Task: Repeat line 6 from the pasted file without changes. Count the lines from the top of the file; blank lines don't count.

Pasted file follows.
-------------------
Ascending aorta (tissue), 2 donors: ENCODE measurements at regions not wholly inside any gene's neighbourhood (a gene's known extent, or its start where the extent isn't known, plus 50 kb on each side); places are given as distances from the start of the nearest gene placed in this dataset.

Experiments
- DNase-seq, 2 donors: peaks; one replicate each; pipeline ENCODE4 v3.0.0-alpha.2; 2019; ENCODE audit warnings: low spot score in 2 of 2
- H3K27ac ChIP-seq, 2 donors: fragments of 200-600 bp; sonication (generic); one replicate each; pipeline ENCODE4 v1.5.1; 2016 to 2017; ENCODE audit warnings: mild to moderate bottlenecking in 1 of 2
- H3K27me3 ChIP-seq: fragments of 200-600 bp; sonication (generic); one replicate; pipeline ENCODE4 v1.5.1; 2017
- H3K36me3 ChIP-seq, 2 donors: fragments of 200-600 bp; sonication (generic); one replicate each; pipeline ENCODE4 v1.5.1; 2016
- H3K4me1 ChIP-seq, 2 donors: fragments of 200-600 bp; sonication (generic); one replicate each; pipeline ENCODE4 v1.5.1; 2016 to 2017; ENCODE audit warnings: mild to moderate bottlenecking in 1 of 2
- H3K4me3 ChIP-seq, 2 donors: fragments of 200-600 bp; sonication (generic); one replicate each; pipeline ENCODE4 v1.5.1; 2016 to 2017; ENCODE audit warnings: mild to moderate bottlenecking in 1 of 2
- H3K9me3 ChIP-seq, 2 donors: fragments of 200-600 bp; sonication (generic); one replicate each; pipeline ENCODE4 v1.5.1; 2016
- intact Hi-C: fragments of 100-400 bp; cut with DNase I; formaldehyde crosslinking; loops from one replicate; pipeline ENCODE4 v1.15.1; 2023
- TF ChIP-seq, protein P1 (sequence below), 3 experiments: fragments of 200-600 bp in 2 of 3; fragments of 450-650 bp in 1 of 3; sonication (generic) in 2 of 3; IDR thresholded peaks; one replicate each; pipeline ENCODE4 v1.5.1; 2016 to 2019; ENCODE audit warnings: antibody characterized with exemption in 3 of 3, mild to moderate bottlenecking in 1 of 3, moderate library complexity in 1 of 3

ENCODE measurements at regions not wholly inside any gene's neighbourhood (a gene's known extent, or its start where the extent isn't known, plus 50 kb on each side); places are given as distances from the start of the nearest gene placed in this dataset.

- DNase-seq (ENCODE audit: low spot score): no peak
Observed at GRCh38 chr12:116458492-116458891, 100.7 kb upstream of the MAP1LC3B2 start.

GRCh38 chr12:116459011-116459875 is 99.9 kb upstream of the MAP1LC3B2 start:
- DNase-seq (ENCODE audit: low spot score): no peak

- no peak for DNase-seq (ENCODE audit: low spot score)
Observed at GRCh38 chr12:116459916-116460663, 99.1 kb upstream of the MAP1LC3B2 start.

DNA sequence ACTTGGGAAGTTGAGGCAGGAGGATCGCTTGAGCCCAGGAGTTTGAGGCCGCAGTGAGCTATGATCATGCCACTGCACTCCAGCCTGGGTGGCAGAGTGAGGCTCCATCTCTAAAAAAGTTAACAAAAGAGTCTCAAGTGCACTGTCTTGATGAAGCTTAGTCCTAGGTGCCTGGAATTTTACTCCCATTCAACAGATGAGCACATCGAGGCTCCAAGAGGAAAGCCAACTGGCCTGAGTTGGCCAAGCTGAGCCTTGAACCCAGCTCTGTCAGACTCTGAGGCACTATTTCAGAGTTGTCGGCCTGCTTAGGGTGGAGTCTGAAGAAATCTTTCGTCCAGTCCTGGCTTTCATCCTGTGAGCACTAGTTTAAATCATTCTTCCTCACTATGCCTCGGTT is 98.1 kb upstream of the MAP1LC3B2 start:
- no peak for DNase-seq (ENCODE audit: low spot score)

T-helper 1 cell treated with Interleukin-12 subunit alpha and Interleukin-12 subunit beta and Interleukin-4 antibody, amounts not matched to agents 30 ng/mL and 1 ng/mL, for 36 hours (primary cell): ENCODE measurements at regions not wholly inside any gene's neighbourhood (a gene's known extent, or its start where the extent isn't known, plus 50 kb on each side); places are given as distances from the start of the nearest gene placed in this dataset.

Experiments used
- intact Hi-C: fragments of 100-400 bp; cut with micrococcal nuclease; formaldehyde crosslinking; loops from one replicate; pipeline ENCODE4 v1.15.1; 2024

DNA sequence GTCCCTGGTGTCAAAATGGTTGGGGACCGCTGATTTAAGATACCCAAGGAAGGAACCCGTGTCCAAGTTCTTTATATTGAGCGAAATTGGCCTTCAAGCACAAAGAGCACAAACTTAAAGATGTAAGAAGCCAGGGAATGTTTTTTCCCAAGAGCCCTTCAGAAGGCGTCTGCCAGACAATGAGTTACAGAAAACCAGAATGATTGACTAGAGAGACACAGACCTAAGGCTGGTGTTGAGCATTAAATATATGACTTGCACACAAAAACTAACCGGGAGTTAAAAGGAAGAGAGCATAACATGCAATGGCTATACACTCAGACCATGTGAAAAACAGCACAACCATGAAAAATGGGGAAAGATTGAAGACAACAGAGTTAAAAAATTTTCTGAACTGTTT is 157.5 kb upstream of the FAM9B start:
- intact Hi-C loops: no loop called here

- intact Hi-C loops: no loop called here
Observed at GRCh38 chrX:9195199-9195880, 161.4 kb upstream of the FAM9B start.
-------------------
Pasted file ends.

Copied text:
- H3K36me3 ChIP-seq, 2 donors: fragments of 200-600 bp; sonication (generic); one replicate each; pipeline ENCODE4 v1.5.1; 2016